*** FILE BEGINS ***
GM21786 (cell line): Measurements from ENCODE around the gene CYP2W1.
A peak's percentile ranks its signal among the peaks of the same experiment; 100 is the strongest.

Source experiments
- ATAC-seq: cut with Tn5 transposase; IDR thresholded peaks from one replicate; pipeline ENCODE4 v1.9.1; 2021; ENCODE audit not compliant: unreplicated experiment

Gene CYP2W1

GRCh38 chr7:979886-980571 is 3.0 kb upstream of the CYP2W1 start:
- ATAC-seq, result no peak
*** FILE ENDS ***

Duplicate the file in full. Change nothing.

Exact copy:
GM21786 (cell line): Measurements from ENCODE around the gene CYP2W1.
A peak's percentile ranks its signal among the peaks of the same experiment; 100 is the strongest.

Source experiments
- ATAC-seq: cut with Tn5 transposase; IDR thresholded peaks from one replicate; pipeline ENCODE4 v1.9.1; 2021; ENCODE audit not compliant: unreplicated experiment

Gene CYP2W1

GRCh38 chr7:979886-980571 is 3.0 kb upstream of the CYP2W1 start:
- ATAC-seq, result no peak